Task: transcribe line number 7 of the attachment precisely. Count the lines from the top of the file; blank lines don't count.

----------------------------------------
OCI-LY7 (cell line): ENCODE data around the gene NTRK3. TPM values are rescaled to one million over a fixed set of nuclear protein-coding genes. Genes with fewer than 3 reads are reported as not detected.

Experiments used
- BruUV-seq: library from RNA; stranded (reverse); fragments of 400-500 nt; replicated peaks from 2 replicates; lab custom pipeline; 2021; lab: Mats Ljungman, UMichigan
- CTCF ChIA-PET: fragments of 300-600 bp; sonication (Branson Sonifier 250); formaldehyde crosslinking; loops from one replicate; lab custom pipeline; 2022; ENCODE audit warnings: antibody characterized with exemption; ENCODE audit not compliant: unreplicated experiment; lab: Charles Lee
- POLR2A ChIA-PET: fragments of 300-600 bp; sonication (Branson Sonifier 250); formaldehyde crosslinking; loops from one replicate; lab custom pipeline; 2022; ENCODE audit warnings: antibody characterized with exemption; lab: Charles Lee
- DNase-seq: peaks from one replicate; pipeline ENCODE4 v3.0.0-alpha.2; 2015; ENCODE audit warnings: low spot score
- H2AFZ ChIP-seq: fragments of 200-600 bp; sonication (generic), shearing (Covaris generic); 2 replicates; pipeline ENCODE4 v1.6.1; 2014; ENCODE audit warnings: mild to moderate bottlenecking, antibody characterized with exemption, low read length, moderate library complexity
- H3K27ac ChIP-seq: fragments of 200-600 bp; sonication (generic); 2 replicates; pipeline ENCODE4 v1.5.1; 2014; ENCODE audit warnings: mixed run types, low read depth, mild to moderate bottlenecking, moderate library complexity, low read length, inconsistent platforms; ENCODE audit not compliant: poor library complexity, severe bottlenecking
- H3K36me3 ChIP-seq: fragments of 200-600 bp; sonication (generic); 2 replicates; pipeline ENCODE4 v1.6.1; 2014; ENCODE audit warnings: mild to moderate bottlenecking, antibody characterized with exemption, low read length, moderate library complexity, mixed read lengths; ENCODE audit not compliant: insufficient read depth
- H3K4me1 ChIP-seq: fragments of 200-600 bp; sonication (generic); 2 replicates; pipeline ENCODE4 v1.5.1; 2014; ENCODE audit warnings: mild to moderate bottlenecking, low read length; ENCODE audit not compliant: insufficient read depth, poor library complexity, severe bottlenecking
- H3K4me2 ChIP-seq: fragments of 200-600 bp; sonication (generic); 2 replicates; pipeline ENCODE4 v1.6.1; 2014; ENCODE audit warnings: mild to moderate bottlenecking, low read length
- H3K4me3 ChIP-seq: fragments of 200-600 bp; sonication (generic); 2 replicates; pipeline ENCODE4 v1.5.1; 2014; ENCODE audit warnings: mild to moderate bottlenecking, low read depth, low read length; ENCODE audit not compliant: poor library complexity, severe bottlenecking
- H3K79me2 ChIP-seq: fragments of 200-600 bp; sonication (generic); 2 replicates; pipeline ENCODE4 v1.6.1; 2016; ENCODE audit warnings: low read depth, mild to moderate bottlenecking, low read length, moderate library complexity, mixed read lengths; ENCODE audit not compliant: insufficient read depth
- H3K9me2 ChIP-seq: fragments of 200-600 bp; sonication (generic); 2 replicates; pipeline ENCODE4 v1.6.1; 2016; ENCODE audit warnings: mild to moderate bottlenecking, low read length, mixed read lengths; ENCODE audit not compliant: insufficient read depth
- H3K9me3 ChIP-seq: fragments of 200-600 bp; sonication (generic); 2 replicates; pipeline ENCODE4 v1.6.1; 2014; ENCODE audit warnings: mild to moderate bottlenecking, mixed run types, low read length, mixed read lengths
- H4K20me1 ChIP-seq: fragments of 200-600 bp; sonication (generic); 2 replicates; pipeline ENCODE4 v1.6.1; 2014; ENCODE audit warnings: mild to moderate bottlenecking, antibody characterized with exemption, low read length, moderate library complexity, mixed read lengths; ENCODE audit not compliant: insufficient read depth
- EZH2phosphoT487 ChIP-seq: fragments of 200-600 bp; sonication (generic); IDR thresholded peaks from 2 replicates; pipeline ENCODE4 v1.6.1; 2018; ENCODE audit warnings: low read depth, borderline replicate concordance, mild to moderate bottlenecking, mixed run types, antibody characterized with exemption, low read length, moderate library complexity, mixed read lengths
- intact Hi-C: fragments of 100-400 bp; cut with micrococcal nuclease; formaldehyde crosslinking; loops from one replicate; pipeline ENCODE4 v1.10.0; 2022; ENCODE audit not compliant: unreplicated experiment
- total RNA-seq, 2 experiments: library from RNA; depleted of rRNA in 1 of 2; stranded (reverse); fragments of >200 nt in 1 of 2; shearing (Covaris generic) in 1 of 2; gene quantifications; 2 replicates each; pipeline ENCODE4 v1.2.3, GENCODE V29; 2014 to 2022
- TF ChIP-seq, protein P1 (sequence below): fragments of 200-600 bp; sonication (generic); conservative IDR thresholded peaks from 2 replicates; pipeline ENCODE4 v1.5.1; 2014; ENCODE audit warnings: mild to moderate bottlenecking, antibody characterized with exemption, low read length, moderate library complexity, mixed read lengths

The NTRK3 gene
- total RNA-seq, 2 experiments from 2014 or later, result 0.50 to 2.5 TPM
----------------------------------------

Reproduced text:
- H2AFZ ChIP-seq: fragments of 200-600 bp; sonication (generic), shearing (Covaris generic); 2 replicates; pipeline ENCODE4 v1.6.1; 2014; ENCODE audit warnings: mild to moderate bottlenecking, antibody characterized with exemption, low read length, moderate library complexity